UMCOR On the Ground in Puerto Rico
Hurricane Maria, Day 58
Ted Warnock, missionary on assignment to UMCOR, Sager Brown, shared the following report with Judy and Doug Lewis on November 17,upon returning from Puerto Rico. He was with Bishop Ortiz of Methodist Church Puerto Rico (MCPR), along with UMCOR staff persons and a number of significant players from PR, such as the volunteer manager and construction manager.
Some power stations have been installed on the south side of the island, but all power from them is shipped to the northwest side for businesses, especially tourism.
$794,500 worth of goods has already been sent by UMCOR.
Deliveries have included D batteries, water filters, and solar chargers for satellite and cell phones.
12 COWs or self-standing solar towers are being installed.
UMCOR has been providing food bags to everyone, no distinction or ID required.
Roof tarps are being passed out, but mainly held down with concrete blocks at this time.
Lucy lights are being distributed since there is no electricity on the south side (esp. SE).
5 containers went out from Sager Brown this week with buckets and hygiene kits.
UMCOR West is sending layette (cloth diapers) and school kits.
- Debris—landfills are already full; there is a tremendous amount of tree damage and blockage of roads by fallen trees and flying debris.
- Telephone wires are hanging precariously or pulled aside in piles with inadequate information about how to deal with the wires.
- Widespread loss of roofs not made of concrete resulting in secondary water (rain) damage. There is a massive need for immediate tarping.
- Houses with concrete roofs fared much better, but they are more expensive.
- Getting to people in distress in remote areas with food and supplies requires hiking up to 3000’ and hand-carrying tarps and food, etc.
Call for Teams to Puerto Rico:
- Puerto Ricans currently in Florida have been ERT trained and 2 teams will go out in December as front runners.
- Registration should open online through MCPR the 2nd week of January.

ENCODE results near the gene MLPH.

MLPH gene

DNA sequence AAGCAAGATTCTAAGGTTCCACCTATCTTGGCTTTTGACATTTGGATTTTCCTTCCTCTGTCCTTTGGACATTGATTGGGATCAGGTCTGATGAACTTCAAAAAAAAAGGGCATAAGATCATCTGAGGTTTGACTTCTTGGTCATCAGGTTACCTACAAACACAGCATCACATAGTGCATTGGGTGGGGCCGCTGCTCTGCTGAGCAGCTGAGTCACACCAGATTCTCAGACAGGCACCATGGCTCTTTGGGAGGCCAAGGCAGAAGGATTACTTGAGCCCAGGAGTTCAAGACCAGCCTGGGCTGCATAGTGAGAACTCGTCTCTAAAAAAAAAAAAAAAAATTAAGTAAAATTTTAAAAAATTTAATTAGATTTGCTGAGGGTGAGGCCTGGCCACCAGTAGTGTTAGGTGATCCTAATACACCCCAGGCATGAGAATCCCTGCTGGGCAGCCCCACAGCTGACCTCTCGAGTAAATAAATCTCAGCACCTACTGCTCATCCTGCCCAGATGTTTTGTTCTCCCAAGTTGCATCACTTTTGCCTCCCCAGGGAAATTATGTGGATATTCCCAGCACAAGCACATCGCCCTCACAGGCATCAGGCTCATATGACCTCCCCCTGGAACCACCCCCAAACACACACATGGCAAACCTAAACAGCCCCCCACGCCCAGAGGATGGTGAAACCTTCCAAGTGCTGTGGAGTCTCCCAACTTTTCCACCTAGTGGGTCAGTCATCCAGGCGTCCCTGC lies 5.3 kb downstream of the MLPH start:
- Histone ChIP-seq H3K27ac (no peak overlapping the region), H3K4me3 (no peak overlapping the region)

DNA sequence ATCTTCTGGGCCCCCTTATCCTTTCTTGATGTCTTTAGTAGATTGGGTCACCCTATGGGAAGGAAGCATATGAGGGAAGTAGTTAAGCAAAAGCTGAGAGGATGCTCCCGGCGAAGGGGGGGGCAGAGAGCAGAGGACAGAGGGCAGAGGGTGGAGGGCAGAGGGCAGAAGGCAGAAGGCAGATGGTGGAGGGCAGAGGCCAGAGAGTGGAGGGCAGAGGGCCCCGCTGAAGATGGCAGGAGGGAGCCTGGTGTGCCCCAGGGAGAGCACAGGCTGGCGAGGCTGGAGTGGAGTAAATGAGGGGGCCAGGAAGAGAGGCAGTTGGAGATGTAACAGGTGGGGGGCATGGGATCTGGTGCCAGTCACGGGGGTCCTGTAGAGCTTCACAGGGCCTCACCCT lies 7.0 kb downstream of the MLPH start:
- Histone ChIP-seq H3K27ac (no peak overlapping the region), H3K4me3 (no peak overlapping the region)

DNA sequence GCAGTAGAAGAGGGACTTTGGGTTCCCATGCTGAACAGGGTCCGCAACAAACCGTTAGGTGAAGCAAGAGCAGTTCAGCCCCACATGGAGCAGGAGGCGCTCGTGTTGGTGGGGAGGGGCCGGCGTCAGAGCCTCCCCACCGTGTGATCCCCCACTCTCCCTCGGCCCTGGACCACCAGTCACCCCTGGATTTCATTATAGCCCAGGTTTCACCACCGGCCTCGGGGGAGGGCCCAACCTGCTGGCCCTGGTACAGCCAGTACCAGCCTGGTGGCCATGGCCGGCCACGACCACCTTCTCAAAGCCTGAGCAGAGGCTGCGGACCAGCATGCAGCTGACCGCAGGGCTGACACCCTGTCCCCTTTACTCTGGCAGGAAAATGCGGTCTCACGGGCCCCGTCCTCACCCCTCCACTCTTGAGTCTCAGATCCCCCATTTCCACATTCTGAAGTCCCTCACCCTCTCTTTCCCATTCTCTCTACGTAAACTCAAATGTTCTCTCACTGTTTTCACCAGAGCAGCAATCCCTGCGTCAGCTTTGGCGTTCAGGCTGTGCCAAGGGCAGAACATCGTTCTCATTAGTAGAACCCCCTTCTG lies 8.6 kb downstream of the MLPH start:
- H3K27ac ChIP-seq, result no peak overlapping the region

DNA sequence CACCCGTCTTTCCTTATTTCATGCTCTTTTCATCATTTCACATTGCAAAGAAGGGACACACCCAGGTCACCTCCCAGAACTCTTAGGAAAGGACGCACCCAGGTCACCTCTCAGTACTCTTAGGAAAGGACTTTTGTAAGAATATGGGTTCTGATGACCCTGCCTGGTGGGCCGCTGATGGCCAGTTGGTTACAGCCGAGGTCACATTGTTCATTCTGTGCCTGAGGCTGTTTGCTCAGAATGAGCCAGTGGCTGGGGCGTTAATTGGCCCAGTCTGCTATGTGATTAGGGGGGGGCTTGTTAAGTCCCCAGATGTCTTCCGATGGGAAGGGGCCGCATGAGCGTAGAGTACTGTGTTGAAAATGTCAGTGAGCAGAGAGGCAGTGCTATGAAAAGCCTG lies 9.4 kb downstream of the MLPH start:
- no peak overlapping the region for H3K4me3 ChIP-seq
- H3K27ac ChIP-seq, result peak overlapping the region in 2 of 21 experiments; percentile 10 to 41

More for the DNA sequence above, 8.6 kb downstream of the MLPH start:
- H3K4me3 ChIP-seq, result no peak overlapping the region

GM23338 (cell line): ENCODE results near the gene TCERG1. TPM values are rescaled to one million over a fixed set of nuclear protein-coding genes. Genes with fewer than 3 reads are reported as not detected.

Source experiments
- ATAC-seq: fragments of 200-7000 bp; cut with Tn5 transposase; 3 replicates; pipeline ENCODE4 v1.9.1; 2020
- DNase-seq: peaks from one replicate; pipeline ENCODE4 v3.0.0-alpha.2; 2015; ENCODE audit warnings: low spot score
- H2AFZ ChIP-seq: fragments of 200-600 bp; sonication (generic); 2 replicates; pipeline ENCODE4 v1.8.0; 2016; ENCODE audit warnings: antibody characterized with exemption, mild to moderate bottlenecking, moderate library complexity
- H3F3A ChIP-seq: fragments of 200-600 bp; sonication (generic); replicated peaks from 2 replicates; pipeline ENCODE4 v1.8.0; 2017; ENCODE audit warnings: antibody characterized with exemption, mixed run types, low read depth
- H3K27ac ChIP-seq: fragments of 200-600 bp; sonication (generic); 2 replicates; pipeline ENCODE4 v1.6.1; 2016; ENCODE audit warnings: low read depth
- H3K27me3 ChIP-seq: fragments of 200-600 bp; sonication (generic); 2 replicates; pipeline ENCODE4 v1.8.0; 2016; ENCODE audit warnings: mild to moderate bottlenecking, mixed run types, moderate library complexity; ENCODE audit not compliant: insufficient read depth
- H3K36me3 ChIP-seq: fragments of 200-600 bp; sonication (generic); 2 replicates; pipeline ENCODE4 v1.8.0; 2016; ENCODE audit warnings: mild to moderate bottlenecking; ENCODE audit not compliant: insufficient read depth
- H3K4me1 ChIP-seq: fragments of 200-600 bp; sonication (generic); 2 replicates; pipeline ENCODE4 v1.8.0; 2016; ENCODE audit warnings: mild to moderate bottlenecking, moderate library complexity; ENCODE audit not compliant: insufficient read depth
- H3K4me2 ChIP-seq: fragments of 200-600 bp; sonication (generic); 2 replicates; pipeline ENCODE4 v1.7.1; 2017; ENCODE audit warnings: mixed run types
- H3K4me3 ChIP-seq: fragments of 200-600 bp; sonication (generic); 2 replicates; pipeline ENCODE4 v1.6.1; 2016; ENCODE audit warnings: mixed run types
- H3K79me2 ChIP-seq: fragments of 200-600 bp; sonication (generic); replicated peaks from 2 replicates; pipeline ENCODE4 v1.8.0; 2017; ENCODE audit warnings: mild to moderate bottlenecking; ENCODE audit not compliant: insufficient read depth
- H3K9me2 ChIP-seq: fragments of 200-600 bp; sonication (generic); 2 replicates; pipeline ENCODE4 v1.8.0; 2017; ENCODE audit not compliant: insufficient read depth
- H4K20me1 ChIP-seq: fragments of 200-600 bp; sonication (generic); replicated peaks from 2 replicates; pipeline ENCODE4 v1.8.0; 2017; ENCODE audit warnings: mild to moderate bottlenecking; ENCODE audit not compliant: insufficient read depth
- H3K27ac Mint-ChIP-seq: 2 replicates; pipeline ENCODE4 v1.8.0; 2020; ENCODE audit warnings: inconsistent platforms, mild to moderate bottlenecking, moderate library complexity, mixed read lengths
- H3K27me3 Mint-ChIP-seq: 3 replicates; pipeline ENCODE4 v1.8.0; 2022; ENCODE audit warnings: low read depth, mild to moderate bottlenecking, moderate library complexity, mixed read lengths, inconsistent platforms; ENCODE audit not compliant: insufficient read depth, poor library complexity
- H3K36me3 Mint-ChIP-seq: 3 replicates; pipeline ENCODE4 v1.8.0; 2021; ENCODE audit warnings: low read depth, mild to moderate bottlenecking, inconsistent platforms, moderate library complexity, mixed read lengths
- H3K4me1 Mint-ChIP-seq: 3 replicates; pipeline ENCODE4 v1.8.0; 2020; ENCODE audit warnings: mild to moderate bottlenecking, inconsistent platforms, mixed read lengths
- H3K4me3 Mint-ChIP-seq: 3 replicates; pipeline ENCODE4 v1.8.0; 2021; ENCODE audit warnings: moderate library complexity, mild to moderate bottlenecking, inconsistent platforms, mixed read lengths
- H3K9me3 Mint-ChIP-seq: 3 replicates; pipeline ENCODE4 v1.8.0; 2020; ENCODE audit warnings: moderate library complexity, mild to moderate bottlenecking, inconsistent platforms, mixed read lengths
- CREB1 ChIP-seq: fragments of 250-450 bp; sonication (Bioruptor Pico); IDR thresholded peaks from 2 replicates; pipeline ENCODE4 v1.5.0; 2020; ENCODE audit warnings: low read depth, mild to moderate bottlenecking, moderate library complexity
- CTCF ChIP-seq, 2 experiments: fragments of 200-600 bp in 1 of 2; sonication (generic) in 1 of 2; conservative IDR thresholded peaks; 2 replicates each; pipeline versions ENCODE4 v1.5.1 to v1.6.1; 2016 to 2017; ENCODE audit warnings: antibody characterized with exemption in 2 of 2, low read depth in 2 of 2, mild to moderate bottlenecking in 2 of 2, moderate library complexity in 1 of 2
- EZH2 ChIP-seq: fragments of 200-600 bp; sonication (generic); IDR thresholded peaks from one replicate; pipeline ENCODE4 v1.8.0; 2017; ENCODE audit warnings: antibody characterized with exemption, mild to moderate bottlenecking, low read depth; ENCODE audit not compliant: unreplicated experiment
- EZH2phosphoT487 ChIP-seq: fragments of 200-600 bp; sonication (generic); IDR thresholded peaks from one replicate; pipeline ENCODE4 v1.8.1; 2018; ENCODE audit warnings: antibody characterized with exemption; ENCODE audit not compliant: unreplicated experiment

- Requirements for team members:
- Willingness to sleep in large room on beds with all team members, no distinction by sex
MUST BE currently ERT badged
- Must speak Spanish (Later teams will be accepted with just some Spanish speakers, but at first they would like ALL to speak fluent Spanish)
- Current on Immunizations, including Hep A and B, tetanus, preferably flu shot (Zika is active in PR so any woman of child bearing age should consider not deploying)
- 100% Deet should be used (Dengue fever and Malaria are real possibilities)
- Insurance for travel as well as medical and liability
- Boots should be steel-toed and waterproofed
- Physically capable of hiking up to 3000’ elevation carrying supplies and then working, often on hillsides
- There are creepy crawlers, so effective insecticide to spray clothes will be needed
Deployments for 6 working days
- Many ERTeams will be needed for debris removal and roof tarping.
- So far 40% of the children have not been able to start school this year. UMCOR hopes to field tutoring teams who will also deliver school kits. Details on this team activity will be worked out as stage 2 after initial ERT work.
- Recovery teams will be needed after the Early Response work is done.
Many $$ will be needed for supplies to aid recovery. Advance Directive #901670
Please contact Judy Lewis if you plan to field a team or have individuals who meet the current requirements. If you need the ERT training in Spanish and are willing to host a training session, also contact your conference coordinator who will give you the details about hosting. At the current time, we have had no requests for Spanish ERT training, but are open to providing that. We have English-speaking class instructors who could work with a Spanish translator as well.
Judy Lewis, Cal-Pac Disaster Response Coordinator